Sunday, March 27, 2011

GE and Taxes

Pete at WRSA links and quotes

...My favorite delusional argument from those still attached to the matrix is that they pay their taxes voluntarily. To these people I ask: when you do your tax returns, do you take as many deductions as the government will allow you? Of course, the answer is always yes. Then I ask them that if they could take enough deductions such that their tax liability was zero would they do so? Again, not surprisingly, the answer is yes. I then ask them that if their preference is to pay zero taxes then why don’t they simply refuse to pay taxes. Inevitably, that’s where their train of thought always runs out of track. Of course everyone knows the answer: because they’re afraid of what the government will do...

A follow up

John Venlet responded, again and as usual, stated with a clarity that I lack in my writing.

I am writing this as a clarification to the post below: My comment at JV's

".....I should have been more specific in my post about what I agreed with Karl Denniger in his post.
“I have long argued that the proper thing to do is make a decision on whether you should pay or intentionally default based on your personal circumstances, including the potential legal and financial repercussions.”
We (John and I) had both said as much the comments of the original post. And John does again above.
“Might this destabilize some banks?  It certainly might.  Is there anything wrong with that?  Not from where I sit.  The bank made the decision to loan the money knowing full well you might choose not to pay and if that happened they’d have to seize and resell the house.  The simple fact of the matter is that you entered into a contract, and that contract contains an “or else” provision if you don’t pay.  Choosing to have the “or else” happen is your right and if the bank didn’t like the odds on that they shouldn’t have made the loan in the first place.  The consequence of the decision to lend you money - whether good or bad - is entirely theirs.”
That was the crux of my argument in the comments of the original post.
“Furthermore the government had every opportunity and ability in 2008 and 2009 to take these institutions into receivership.  The bondholders would have been massacred.  So would have the stockholders.  So what?  That’s what failure is in a capitalist system - you fail, you go out of business, the bondholders and stockholders lose money.  Would “financial Armageddon” have ensued?  For whom?  For Blankfein and friends?  Yes, it would have.  How about for the community and regional banks that didn’t make bad loans and had solid balance sheets?  It would have been a business bonanza unlike any other.”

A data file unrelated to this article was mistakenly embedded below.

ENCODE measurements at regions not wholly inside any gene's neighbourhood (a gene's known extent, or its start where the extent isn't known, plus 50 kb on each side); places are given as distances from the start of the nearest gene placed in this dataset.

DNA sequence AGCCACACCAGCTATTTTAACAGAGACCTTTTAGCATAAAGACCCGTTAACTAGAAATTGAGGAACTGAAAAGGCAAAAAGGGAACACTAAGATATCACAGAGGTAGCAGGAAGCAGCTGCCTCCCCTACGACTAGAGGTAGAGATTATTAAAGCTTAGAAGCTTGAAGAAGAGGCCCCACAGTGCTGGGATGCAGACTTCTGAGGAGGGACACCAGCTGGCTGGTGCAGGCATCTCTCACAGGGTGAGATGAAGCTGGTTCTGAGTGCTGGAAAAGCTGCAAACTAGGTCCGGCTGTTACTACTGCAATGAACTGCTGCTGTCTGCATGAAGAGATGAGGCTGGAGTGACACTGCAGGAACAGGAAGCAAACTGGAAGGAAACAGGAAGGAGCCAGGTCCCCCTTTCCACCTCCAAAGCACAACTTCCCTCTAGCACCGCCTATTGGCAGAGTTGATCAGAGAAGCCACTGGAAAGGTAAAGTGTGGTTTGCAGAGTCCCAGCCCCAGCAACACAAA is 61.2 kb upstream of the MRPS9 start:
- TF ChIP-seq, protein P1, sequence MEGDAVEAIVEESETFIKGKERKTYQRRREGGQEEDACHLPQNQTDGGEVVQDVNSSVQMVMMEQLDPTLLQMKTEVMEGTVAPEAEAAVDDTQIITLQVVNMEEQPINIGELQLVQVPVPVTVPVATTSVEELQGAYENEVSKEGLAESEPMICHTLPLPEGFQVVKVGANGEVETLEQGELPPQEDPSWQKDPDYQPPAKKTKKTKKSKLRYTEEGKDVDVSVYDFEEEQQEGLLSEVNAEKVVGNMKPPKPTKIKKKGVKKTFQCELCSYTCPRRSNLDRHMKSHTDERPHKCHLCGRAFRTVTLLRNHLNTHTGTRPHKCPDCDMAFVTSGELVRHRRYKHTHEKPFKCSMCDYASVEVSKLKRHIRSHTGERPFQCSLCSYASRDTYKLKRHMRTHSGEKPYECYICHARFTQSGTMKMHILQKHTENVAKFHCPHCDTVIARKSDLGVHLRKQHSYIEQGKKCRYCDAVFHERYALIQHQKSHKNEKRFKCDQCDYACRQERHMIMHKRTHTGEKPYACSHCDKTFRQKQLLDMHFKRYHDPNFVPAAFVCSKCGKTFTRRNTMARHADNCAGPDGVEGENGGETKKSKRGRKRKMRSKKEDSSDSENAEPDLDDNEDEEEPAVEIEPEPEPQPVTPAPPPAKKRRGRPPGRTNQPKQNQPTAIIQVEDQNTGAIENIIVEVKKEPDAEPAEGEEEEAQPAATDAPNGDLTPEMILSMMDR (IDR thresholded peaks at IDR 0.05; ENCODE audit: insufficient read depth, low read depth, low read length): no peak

This is a fantastic point that I think is too often overlooked in our world today.
Warren at Coyoteblog made the point last week about how you cannot view the GM/Chrysler bailouts with out also looking at the material damage that happened to Ford.  Which is still by all appearance thriving while paying off the labor and plant costs they’ve always had....."

Friday, March 25, 2011

Strategic Default

My friend John Venlet at had a post months ago on folks walking away from home loans when they could afford to pay. He titled the post Strategic Default or Pre-meditated Criminal Action

I tried to argue a point in the comments. But as usual someone has done a better job.

I came across this post today and thought it was a good rebuttal to John.

Friday, March 11, 2011

"The friendship and alliance between our two nations is unshakeable"

Said the douchebag in chief.

I understand the sentiment, but really? Really?

It's a bad pun.

It's like saying after a lion attack "We are poised, ready to pounce with assistance."